6. 6. 6 3. Results: Case Descriptions Customer Community Innovation Community News Community Industry E-commerce Automotive Publishing Purpose Generation of product reviews Increase of ideas Generation of local news Capability Sensing Seizing Reconfiguration
  7. 7. 7 4. Results: Interview Quotes Capability Sample quotes* (Interviews were conducted in German; the below citations have been translated) Sensing “We recently switched shipping services from [Company A] to [Company B]. We now also offer deliveries via [Company C]. It was my task to oversee how people would react to these changes, whether there are any complaints. If so, I would need to speak to the board of directors to let them know what isn’t working. […] This is the reason why I’m invited to such meetings. I realize very quickly when things go wrong.” (Case 1) Seizing “The idea about [Product A] was initially posted to the community. It was taken up by the right people, who were also able to develop the idea further. The project was pitched in the right types of committees, later it received the necessary funding. Ultimately, [Product A] was developed and prototyped in cooperation with the same people who initially suggested it.” (Case 2) Reconfiguration “When we introduced the community, our editors were thrown in at the deep end. They were used to producing offline editorial content for the freesheets about once or twice a week. However, none of them had an affinity for producing content online, nor did they want to do it.” (Case 3)
  8. 8. 8 5. Discussion • OCs are organizational resources that can be used to implement value-creating strategies (Barney, 1991; Wernerfelt, 1984); commmunity- building is a key process for value capture (Kane et al., 2009; Kraut & Resnick, 2011). • OCs are central to strategy because of their potential to facilitate organizational adaptation to a changing business environment. • We define a community capability as a firm’s ability to create value through the business use of OCs; a community capability is a type of dynamic capability that is tied to OC contexts. • Caution: OCs do not necessarily take a strategic role, there may be a strategic misfit (Neumann et al., 1992), rival explanation: institutional isomorphism (DiMaggio & Powell, 1983)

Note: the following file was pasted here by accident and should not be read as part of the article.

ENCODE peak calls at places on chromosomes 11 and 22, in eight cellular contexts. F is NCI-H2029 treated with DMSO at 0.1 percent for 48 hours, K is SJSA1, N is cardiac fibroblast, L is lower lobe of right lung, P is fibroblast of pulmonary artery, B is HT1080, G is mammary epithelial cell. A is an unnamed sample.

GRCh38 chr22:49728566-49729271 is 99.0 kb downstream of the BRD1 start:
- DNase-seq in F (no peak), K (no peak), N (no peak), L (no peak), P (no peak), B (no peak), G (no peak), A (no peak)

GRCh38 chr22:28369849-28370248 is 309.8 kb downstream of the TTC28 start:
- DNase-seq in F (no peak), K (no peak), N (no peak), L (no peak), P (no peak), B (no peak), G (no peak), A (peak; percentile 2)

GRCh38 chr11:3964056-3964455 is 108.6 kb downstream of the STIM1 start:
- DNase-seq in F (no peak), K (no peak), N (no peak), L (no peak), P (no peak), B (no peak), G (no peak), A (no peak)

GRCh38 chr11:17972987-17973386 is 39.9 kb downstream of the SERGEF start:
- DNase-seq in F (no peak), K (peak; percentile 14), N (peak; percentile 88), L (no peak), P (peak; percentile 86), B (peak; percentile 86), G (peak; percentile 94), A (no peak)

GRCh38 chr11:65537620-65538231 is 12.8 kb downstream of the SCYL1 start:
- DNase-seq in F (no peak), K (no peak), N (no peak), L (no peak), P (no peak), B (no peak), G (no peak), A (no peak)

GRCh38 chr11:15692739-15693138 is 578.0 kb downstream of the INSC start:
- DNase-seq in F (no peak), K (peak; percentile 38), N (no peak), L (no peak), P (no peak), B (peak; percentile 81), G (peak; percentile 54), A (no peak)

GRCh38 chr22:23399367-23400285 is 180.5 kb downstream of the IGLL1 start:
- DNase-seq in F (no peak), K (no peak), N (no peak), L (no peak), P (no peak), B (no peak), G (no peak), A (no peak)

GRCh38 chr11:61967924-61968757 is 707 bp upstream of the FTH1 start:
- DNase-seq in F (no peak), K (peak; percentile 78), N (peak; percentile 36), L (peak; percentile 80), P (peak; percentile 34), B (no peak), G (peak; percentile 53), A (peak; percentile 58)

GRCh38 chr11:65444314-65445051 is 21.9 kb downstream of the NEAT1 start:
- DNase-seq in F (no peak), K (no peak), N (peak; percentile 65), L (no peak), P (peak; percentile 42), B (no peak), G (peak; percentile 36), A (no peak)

9. 9. 9 6. Contributions Contributions to Theory: • Providing empirical insights into the strategic use of digital technologies by organizations (Bharadwaj et al., 2013; Pan et al, 2015). • Integrating OCs into the DC framework by showing how online communities are mobilized to sense opportunities and threats, to seize opportunities, and to reconfigure the enterprise’s intangible and tangible assets, thus helping their host organizations to cope with changing business environments (Teece, 2007; Majchrzak, 2009) • Developing the notion of a community capability (Corley & Gioia, 2011; Puranam, et al, 2014). Contributions to Practice: • The results are relevant for practicing social media and community managers, helping them to understand the strategic role their communities (may) play and illustrating ways to employ them accordingly.
  10. 10. 10 Contact Details Dr. David Wagner Post Doc/Assistant Professor Digital Strategy & Innovation +49 (0)7131 6456 36-85 david.wagner@ggs.de www.kpsquared.org
  11. 11. 11 Key References Bharadwaj A, El Sawy OA, Pavlou PA, Venkatraman N. 2013. Digital Business Strategy: Toward a Next Generation of Insights. MIS Quarterly 37(2): 471–482. Faraj S, Jarvenpaa SL, Majchrzak A. 2011. Knowledge Collaboration in Online Communities. Organization Science 22(5): 1224–1239. Gulati R, Puranam P, Tushman M. 2012. Meta-Organization Design: Rethinking Design in Interorganizational and Community Contexts. Strategic Management Journal 33(6): 571– 586. Kraut RE, Resnick P. 2011. Building Successful Online Communities: Evidence-Based Social Design. MIT Press: Cambridge, MA. Haefliger S, Monteiro E, Foray D, von Krogh G. 2011. Social Software and Strategy. Long Range Planning 44(5–6): 297–316. Majchrzak A. 2009. Comment: Where is the Theory in Wikis? MIS Quarterly 33(1): 18–20. Pan, G., Pan, S.-L., & Lim, C.-Y. (2015). Examining how firms leverage IT to achieve firm productivity: RBV and dynamic capabilities perspectives. Information & Management, 52(4), 401–412. Puranam P, Alexy O, Reitzig M. 2014. What’s ‘New’ About New Forms of Organizing? Academy of Management Review 39(2): 162–180. Sproull L, Arriaga M. 2007. Online Communities. In Handbook of Computer Networks, Bidgoli H (ed). John Wiley & Sons, Inc.: 898–914. Teece DJ. 2007. Explicating Dynamic Capabilities: The Nature and Microfoundations of (Sustainable) Enterprise Performance. Strategic Management Journal 28(13): 1319–1350. Yin RK. 2009. Case Study Research: Design and Methods. Sage: Thousand Oaks, CA.